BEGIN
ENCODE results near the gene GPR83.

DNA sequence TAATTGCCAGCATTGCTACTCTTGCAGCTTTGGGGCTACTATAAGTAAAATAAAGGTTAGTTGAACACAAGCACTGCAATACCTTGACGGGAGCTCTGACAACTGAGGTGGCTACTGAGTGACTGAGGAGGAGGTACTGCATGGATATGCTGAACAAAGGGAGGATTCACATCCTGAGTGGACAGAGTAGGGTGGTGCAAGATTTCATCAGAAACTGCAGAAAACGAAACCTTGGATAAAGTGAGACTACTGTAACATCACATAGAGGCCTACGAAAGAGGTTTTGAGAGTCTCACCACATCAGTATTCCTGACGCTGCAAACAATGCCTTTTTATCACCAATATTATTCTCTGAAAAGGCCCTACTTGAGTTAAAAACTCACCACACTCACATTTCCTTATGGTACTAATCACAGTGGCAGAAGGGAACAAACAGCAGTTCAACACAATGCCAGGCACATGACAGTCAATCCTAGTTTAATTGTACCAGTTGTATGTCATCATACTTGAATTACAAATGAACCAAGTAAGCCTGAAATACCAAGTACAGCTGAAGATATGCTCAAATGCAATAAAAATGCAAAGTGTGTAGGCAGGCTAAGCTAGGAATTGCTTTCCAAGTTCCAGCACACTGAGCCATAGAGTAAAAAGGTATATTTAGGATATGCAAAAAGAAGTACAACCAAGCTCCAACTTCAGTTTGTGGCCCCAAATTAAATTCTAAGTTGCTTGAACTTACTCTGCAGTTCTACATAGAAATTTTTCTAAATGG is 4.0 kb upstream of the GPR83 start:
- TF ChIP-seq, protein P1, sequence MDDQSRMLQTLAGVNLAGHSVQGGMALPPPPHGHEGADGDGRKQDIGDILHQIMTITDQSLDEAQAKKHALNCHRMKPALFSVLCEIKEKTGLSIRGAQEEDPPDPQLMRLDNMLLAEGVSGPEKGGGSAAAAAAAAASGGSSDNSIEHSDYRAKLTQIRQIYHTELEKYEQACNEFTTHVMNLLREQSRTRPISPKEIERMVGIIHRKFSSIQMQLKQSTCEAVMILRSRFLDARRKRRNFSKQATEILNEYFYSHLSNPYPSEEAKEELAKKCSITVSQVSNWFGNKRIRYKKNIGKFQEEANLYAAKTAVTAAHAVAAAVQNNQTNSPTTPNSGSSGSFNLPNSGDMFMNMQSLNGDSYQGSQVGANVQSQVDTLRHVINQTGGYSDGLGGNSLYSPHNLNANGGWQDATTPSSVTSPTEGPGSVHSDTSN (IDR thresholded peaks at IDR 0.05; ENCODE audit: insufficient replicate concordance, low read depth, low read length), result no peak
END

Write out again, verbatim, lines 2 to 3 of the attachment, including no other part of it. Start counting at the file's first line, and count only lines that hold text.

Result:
DNA sequence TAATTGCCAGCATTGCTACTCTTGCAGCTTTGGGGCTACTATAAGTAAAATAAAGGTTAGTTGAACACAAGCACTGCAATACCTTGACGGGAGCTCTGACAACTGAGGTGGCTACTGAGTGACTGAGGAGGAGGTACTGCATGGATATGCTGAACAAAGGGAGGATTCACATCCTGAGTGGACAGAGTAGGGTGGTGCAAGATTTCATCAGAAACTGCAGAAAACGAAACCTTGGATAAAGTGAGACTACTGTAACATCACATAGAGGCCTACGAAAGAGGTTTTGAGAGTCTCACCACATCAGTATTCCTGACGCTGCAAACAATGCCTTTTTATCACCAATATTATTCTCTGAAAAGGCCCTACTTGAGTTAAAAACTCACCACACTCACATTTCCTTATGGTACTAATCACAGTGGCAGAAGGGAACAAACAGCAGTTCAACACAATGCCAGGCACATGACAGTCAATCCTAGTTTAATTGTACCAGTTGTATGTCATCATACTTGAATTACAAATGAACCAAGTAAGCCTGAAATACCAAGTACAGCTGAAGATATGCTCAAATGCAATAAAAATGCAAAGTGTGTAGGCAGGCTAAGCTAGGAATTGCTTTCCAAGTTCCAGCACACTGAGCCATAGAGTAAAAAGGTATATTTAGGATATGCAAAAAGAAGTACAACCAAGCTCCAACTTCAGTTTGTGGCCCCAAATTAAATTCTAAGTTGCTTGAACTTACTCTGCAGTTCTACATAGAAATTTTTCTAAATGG is 4.0 kb upstream of the GPR83 start:
- TF ChIP-seq, protein P1, sequence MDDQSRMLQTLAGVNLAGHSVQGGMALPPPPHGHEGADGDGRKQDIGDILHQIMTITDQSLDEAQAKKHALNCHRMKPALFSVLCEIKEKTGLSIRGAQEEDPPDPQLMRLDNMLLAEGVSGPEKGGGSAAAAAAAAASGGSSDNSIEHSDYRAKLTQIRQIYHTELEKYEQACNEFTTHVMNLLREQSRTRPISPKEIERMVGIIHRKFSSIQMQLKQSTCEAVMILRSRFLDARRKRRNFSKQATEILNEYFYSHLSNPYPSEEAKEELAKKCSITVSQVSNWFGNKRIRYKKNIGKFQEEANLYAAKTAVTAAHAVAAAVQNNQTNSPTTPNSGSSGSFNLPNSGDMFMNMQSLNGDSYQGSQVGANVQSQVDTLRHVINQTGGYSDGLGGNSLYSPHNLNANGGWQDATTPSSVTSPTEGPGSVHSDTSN (IDR thresholded peaks at IDR 0.05; ENCODE audit: insufficient replicate concordance, low read depth, low read length), result no peak